The COVID-19 pandemic started almost 2 years ago on December 12, 2019.  Since then, it took roughly 1 year to release a vaccine in the US. So far there are almost ~780,000 deaths in the US with 195M US citizens fully vaccinated or 59.1% of the US population. Now booster shots are available to ages 18 and older in some parts of the country, you might wonder if you should take them. Is there an incentive to?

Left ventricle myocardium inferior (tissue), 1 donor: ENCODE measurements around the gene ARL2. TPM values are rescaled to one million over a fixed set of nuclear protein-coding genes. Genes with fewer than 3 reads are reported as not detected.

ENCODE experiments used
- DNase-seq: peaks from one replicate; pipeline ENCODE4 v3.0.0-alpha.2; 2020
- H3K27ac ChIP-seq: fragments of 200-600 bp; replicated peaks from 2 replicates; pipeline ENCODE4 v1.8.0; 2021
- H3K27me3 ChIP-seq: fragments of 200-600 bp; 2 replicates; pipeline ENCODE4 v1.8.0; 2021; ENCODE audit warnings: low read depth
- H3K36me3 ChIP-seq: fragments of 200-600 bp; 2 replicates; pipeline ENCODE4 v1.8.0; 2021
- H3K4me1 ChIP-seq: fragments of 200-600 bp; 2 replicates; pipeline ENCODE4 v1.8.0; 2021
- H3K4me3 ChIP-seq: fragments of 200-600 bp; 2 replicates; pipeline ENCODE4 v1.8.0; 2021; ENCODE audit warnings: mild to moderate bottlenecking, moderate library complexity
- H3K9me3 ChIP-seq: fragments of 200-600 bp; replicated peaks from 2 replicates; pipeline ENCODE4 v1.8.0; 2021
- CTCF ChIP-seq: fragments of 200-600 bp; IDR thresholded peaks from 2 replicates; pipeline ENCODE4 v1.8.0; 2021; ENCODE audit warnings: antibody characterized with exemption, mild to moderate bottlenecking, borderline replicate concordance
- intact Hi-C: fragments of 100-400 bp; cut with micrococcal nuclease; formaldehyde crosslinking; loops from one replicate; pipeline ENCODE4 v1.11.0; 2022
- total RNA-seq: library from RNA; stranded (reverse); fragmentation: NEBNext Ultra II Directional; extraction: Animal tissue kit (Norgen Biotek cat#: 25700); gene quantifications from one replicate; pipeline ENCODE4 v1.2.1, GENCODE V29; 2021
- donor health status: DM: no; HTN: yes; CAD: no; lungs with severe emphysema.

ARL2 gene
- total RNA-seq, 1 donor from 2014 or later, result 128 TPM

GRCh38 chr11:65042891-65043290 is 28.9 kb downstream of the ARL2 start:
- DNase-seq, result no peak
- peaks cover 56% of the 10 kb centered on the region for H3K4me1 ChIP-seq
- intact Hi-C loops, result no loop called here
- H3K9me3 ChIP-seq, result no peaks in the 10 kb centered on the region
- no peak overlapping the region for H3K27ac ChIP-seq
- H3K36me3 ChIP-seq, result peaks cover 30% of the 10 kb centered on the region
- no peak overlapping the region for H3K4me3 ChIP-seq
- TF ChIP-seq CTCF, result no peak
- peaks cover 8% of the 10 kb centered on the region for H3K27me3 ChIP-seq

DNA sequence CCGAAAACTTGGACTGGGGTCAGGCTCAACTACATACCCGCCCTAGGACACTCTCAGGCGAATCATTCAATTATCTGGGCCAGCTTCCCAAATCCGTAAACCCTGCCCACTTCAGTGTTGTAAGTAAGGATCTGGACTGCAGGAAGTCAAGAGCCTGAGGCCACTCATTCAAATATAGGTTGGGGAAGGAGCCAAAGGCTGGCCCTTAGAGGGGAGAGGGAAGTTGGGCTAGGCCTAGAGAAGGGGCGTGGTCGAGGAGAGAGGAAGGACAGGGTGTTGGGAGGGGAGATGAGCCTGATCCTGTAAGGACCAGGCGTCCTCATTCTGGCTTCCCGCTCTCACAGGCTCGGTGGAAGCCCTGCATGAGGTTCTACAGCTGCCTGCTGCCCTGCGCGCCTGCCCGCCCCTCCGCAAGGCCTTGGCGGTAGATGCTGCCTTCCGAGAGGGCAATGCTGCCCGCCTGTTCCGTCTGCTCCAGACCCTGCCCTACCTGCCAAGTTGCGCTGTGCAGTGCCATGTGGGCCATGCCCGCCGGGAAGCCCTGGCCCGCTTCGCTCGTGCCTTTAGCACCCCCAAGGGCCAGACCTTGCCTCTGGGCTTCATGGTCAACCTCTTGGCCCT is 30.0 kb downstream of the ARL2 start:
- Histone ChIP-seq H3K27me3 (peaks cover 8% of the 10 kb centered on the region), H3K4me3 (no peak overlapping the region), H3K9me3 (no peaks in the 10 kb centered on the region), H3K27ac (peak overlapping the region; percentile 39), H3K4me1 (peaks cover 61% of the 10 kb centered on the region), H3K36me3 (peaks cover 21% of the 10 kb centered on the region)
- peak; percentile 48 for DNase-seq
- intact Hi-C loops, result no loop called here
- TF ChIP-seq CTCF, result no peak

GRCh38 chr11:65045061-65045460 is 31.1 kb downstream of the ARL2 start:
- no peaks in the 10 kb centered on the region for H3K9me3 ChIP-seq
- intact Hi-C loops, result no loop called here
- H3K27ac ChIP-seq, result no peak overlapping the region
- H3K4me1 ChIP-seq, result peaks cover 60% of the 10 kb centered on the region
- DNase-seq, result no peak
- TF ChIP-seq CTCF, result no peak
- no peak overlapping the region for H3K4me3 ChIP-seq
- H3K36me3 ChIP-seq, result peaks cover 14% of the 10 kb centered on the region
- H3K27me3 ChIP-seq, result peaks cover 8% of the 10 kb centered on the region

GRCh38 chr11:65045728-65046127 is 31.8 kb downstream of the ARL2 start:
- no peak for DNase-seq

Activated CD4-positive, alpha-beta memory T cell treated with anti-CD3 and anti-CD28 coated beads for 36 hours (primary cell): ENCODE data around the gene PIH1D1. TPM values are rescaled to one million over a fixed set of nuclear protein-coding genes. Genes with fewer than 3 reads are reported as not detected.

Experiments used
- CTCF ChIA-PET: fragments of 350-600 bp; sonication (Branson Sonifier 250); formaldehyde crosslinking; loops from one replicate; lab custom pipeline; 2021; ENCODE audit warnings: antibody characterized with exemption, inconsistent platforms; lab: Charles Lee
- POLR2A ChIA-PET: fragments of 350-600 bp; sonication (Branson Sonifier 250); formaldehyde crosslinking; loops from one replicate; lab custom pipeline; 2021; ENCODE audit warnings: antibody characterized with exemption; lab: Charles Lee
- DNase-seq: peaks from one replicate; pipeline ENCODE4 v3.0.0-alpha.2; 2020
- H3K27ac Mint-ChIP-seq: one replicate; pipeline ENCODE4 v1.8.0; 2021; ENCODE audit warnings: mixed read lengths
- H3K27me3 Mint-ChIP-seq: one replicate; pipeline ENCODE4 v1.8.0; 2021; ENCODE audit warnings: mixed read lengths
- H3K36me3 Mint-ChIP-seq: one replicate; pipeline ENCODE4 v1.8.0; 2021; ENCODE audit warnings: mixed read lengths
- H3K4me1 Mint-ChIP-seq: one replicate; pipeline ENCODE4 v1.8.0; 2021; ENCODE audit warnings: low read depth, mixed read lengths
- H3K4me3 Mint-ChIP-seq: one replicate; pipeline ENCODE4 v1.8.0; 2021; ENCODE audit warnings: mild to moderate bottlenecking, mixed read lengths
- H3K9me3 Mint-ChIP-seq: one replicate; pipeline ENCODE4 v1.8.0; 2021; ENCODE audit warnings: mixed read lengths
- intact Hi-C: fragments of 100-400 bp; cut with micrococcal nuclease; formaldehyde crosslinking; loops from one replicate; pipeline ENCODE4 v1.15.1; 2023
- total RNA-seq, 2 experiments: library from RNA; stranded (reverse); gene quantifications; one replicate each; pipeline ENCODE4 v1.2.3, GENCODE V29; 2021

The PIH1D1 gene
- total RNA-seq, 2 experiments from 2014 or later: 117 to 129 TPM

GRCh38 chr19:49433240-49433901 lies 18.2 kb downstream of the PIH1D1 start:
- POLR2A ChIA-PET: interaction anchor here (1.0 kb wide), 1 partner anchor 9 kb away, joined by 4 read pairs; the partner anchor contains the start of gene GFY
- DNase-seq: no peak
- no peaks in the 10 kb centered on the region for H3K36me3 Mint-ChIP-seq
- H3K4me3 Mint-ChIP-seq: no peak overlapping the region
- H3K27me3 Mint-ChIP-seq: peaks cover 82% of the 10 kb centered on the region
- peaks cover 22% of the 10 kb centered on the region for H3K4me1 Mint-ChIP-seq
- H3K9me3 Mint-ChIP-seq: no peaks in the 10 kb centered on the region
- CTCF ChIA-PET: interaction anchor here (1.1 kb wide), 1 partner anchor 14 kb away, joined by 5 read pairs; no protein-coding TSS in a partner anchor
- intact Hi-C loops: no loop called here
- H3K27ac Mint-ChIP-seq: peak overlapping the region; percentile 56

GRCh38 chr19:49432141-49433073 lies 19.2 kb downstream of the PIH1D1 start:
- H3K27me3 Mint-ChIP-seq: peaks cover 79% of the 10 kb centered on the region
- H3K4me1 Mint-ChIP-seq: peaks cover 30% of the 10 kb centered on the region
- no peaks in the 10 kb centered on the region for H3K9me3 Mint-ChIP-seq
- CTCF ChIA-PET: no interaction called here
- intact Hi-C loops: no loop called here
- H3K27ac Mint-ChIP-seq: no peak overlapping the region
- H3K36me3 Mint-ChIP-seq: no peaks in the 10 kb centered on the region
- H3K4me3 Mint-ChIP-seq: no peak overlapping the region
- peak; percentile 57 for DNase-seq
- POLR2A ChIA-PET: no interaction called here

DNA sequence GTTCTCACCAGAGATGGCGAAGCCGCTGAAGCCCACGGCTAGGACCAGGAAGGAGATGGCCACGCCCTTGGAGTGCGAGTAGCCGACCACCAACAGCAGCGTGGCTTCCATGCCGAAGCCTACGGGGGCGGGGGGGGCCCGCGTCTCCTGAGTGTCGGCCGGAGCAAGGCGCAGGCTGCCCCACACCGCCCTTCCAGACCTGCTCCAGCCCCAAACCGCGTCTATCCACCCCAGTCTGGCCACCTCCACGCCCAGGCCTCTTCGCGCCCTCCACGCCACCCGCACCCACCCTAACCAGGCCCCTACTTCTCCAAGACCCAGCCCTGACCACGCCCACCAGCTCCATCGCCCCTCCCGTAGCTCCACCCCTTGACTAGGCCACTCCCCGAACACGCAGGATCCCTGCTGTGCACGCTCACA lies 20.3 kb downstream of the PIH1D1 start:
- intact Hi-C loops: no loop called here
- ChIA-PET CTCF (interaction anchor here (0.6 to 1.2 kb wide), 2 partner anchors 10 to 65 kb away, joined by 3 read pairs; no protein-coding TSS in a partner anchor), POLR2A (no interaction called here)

Firstly, the ultimate goal of the COVID-19 Vaccine is to stimulate the B-memory cells so when someone comes in contact with the same pathogen, there is faster antibody production for infections. The antibodies bind to the COVID-19 virus in an attempt to inactivate them, and the virus will then be engulfed by the macrophages. In a recent study, a team of physicians and public health experts measured the effectiveness of the COVID-19 vaccine over time. They sampled health workers at San Diego Health use in their study. When the subjects got vaccines in March, their early effectiveness for preventing the contraction of COVID-19 was around 90 percent; however, by July, this percentage had fallen to approximately 65 percent. This is an expected response for most viruses. The immunity wanes over time since the memory B cells’ protection against the virus begins to decrease with time because there are just fewer memory B cells specific to the pathogen present in your body. Thus, booster shots are given to remind the body’s immune system about the COVID-19 virus and produce more memory B cells. In a time where delta was the most prevalent virus, the study also found that unvaccinated people were 7 times more likely more to test positive for COVID-19 compared to unvaccinated people, and adults who contract COVID-19 are 32 times likely to require medical attention compared to vaccinated adults who contracted COVID-19. Again, we have to keep in mind, this is not a simple random sample of the whole US population, therefore we cannot fully use these results to reflect what will happen in our community.